Options such as a cruise missile or air strike could be difficult because they could quickly escalate and invite retaliation from the other side. Our retaliation will be determined by the outcome we seek. If we seek a mere firepower demonstration, then Pakistan can do the same in return. If the outcomes are not commensurate with the effort, it will embarrass the Indian army, says Lt General P. Ravi Shankar, former DG, Artillery. The fact is that there is no risk-free option anymore. While General Rawat says he has promised to undertake any hard option the political executive tasks him with, he is fully conscious of a few other facts. The Indian army took the Pakistan army by surprise when it crossed the LoC in 2016. Quite frankly, we were lucky to have not lost any lives then, says one of the strategists. The Pakistani armed forces are now on a heightened state of alert. This essentially means activating all their early warning elementsAirborne Warning and Control System (AWACS) in the skies to detect for intruding IAF aircraft, posts and bunkers along the LoC on full alert and reconnaissance aircrafts sweeping the Arabian Sea to look for Indian Navy warships. This time, India faces an adversary who is fully prepared and has threatened retaliation; Pakistan premier Imran Khan was quite clear and categorical. That would mean casualties. This is why any option chosen by the government will be tough and could potentially draw it into an escalatory chain creeping. Every option will be debated, says Lt General D.S. Hooda (retired) who, as the Northern Army Commander, oversaw the 2016 surgical strikes. How far are we willing to go and how many casualties are we prepared to take will form the basic debate. But it won’t stop at that; it will continue, to ascertain what we will do when there is a response from the other side.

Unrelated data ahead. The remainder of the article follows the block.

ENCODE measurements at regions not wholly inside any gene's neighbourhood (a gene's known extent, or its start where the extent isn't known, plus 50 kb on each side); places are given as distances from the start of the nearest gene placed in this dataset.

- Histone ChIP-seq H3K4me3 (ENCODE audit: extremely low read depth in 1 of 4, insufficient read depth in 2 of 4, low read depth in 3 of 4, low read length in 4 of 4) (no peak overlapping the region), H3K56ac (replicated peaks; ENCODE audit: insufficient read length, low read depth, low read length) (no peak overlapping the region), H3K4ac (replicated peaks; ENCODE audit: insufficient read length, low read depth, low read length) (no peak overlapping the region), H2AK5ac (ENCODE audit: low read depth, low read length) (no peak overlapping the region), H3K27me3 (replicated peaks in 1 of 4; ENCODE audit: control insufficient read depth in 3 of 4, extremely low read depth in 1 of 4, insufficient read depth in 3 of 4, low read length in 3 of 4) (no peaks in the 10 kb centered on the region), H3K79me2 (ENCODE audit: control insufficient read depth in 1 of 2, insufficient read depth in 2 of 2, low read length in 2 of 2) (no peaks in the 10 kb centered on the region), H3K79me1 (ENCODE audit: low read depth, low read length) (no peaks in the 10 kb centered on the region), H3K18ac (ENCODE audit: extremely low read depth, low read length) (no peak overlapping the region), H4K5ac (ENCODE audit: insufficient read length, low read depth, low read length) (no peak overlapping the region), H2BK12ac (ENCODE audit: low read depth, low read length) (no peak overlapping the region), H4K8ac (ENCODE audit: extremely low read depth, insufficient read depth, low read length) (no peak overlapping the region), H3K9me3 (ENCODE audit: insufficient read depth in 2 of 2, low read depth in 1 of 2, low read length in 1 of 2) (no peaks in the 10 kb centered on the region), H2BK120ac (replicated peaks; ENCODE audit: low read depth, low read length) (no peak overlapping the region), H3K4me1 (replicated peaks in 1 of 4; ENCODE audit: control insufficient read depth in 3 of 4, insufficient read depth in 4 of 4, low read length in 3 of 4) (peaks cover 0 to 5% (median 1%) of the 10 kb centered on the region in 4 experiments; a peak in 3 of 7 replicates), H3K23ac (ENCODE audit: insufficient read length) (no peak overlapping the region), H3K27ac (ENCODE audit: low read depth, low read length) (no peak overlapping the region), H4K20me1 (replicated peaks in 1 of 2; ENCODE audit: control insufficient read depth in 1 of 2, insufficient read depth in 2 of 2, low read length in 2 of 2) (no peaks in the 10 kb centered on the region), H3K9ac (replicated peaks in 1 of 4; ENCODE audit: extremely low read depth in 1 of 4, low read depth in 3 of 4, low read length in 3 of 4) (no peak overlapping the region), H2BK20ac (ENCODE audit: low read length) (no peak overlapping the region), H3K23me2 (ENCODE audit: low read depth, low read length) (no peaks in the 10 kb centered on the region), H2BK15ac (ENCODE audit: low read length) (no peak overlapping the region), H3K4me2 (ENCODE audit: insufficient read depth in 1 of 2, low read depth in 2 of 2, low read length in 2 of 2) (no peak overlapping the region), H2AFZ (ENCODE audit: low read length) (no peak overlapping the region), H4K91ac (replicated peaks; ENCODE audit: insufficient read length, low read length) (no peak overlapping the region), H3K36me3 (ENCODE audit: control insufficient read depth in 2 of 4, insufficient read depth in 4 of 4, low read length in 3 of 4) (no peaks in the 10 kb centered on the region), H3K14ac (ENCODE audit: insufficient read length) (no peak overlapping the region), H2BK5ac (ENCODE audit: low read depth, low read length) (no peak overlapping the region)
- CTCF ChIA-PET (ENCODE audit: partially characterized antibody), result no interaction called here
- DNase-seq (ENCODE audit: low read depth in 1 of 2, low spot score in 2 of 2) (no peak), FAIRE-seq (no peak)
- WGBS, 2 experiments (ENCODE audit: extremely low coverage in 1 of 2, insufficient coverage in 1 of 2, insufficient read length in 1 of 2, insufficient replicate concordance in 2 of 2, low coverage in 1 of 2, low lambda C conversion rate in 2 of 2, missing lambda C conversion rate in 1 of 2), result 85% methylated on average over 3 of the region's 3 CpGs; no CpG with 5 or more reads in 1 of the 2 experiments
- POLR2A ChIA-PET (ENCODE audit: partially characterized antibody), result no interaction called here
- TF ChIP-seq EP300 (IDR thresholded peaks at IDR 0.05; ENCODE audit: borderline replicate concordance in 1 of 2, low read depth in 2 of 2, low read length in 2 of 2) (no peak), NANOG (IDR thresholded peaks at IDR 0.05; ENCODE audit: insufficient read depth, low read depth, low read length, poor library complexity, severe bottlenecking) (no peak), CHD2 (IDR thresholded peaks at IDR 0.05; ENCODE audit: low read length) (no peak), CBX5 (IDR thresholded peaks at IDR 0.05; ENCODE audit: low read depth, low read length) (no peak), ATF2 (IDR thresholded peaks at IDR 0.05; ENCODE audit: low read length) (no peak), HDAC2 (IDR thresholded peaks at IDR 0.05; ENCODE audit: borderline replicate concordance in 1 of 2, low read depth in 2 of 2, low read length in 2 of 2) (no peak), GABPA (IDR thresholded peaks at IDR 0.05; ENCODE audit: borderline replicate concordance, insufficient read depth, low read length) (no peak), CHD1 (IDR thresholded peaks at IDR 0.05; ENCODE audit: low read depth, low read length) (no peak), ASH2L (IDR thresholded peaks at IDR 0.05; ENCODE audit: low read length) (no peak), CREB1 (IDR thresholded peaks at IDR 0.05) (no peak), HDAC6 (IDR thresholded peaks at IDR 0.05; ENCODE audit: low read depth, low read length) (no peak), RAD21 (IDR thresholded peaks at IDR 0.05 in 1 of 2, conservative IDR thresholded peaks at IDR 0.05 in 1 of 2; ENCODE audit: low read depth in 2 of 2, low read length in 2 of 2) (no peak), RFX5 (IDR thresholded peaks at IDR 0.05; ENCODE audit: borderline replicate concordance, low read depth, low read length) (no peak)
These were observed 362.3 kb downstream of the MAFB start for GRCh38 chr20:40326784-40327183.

(Photo: Pankaj Nangia /Mail Today)
If the government indeed chooses to go in for sub-conventional covert options, then it could choose to launch a fire assault using an array of 155 mm howitzers firing at terrorist targets and launch pads along the LoC. A commando raid of the kind launched in 2016 will be tough given that vast sections of the Srinagar-based 15 Corps area, which covers 450 km of the LoC’s 750 km, is now extensively snowbound, making cross-border movement difficult. Also, many of the paths, the dry nullahs leading across the LoC, have been extensively sown with anti-personnel mines by the Pakistan army, following the surgical strikes. Strikes by ground-based BrahMos missiles and air-dropped smart munitions on terrorist infrastructure are distinct possibilities, too. The aircraft could launch precision-guided munitions (PGMs) without crossing the LoC, just as they did during the Kargil war.
The key challenges for these strikes, as Air Chief Marshal Fali Major, a former air chief, says, is for precise, actionable intelligence on such targets of opportunity’. The information has to be precise because you don’t want to carry out a strike and incur heavy civilian casualties, he says. The challenge here is to get excellent real-time intelligence on the movement of terrorists, including Maulana Masood Azhar and the other Jaish-e-Mohammad (JeM) leaders.
(Photo: Abid Bhat)
The trouble with air strikes is that they will significantly escalate the situation and almost certainly invite reprisal attacks from the Pakistan air force. If the PAF is going to respond, how much of an escalation is the Indian government going to accept? This is a major question to which no one knows the answer. In short, there are no painless alternatives if the government actually decides to act.